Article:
Some activists believe that the current concentration on Ukrainian refugees, more or less to the exclusion of most others, is not just a matter of compassion fatigue. Dr Hartini Zainuddin, a Malaysian who helps marginalised children and has also worked for both UNHCR and UNRWA, thinks that there is discrimination involved, too.
“Who gets talked about more, how long the crisis has been going on, the colour of their skin and, frankly, race and religion” are all factors, she tells me.
But perhaps the biggest fear when it comes to the reluctance of wealthy and middle income countries to letting displaced people have a new start and find a new home within their borders is that the cost will be too high, and that the incomers will stretch housing, healthcare and educational resources to breaking point.
Of course, there are initial costs to taking in refugees, and all immigration, of whatever kind, has to be managed. But study after study has shown that even if you ignore issues such as basic human solidarity and the moral obligation to help countries with displacement crises that your wars of choice may have caused, the cold calculation is this: refugees bring economic benefits to their host countries.
In 2017, the US National Bureau of Economic Research published a paper that worked out that once refugees who entered the country as adults had been there for 20 years, they had paid on average $21,000 more in taxes than they had received in benefits over the same period. A 2019 report by the Centre for Policy Development in Australia found that refugees were nearly twice as likely to be entrepreneurs as the country’s taxpayers as a whole. The authors proposed launching 1,000 new refugee-run businesses each year, which they said “could yield $98 million in annual economic and fiscal gains. Within ten years, the boost to the economy could be nearly $1 billion a year”.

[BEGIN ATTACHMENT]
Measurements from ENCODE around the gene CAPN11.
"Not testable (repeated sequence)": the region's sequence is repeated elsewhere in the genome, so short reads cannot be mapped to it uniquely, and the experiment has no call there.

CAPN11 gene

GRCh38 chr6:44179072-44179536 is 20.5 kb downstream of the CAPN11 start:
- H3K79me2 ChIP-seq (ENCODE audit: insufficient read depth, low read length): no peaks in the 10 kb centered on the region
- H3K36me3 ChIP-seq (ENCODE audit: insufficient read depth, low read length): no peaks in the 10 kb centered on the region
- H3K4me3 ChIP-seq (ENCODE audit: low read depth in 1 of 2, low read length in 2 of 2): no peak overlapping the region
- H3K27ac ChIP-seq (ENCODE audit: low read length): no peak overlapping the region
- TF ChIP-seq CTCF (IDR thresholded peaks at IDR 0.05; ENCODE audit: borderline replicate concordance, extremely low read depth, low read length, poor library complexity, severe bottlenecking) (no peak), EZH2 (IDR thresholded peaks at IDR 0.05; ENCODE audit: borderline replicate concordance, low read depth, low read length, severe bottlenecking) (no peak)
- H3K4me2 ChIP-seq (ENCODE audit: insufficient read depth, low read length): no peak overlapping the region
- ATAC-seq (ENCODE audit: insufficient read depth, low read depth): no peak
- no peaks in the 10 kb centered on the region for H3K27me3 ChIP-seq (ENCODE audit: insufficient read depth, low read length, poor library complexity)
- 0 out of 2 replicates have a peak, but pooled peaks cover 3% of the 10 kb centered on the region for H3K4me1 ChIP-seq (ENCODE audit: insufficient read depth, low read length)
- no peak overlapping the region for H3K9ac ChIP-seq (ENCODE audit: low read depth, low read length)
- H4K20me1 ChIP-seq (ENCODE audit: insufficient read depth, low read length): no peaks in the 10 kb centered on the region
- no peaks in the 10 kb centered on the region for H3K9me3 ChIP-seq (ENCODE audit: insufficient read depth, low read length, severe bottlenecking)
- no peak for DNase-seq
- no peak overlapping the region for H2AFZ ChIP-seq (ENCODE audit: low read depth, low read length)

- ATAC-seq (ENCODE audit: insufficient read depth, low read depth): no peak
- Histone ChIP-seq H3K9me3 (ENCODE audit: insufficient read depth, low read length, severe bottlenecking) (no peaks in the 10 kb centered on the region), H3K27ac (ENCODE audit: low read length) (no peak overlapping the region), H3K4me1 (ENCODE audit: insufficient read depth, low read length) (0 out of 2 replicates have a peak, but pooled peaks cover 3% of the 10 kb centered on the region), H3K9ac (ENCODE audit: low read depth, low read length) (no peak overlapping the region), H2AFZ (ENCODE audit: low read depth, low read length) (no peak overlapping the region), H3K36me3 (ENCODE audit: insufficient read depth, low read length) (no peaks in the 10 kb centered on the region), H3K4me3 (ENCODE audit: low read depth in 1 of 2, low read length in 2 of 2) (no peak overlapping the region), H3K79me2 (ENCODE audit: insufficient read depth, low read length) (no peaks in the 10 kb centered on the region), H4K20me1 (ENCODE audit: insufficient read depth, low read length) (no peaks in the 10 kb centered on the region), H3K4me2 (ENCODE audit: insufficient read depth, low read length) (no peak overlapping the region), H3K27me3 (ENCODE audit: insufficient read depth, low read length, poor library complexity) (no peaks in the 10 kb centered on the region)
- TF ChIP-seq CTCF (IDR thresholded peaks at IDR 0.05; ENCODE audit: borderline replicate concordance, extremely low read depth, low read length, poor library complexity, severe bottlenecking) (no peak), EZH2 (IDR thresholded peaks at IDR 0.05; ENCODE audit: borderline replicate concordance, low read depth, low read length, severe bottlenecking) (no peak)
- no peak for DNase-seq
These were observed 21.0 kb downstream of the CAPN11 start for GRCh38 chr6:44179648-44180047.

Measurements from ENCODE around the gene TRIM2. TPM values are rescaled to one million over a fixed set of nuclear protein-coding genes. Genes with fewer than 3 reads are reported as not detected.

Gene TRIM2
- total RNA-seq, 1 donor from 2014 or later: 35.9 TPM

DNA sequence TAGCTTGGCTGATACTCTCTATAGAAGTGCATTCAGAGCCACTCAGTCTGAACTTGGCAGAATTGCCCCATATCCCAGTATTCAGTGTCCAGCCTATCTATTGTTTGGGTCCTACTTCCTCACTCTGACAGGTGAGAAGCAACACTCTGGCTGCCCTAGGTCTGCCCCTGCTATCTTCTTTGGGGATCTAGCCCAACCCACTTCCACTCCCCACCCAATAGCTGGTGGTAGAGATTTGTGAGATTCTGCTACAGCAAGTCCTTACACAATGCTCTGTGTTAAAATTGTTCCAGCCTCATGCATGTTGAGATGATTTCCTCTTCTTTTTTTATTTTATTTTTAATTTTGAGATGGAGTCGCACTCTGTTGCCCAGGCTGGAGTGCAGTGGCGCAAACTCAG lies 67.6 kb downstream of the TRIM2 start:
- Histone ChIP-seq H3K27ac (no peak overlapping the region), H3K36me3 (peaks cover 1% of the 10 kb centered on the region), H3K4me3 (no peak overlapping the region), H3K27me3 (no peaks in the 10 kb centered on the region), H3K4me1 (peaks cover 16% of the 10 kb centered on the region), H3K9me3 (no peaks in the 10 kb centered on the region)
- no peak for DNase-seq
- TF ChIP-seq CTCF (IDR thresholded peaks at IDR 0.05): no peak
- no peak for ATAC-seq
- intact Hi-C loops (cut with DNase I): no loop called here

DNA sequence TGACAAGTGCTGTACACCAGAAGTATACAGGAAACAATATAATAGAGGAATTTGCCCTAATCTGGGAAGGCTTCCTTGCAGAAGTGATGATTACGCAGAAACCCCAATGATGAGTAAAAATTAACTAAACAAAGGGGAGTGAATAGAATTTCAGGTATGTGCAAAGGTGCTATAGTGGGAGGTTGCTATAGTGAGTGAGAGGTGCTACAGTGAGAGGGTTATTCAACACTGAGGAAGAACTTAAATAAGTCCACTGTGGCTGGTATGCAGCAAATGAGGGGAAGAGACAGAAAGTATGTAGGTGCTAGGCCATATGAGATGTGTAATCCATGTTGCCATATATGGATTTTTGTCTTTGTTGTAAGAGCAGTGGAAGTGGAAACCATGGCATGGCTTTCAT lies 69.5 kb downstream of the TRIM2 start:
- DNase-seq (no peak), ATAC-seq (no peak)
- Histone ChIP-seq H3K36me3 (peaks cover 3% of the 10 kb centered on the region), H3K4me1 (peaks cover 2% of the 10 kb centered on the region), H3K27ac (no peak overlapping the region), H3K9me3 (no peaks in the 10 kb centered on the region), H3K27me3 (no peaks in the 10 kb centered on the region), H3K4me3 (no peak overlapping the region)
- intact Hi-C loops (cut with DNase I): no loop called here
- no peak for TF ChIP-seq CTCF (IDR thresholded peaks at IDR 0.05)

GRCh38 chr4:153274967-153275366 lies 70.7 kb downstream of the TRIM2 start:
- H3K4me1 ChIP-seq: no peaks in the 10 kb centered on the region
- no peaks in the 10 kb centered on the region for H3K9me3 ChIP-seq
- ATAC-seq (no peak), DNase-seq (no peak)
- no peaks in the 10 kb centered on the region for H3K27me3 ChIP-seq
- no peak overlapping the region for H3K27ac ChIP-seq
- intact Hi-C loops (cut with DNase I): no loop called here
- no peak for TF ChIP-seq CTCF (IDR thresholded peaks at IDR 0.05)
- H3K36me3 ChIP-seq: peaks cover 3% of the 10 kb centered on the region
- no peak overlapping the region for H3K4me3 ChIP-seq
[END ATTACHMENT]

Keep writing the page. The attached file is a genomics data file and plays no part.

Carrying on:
Refugees can fill labour shortages, especially as they are often more willing to carry out what are sometimes called 4D jobs – ones that are dirty, difficult, dangerous and dull. Philippe Legrain of the London School of Economics argues that they can bring a “dynamism dividend”, writing that “Sergey Brin, who arrived in the US as a child refugee from the Soviet Union, co-founded Google, now America’s second most valuable company”.
Mr Legrain also points to a “deftness dividend” with refugees also frequently bringing high skills. When foreign qualifications are not recognised, he points out that it costs £25,000 to train a refugee doctor to practise in the UK, a tenth of the cost of a new British one”.
In short, taking a welcoming approach to refugees is not only a moral and a legal obligation, it is also good for the economy – and that is not even to mention the benefits to cultural diversity and knowledge. So next Monday, think of the displaced tens of millions not just as people to be helped and made secure in their own countries if at all possible, but as the co-workers, friends and family members they could also become. As UNHCR puts it, the day “celebrates the strength and courage” of refugees so that they “can not only survive but also thrive”.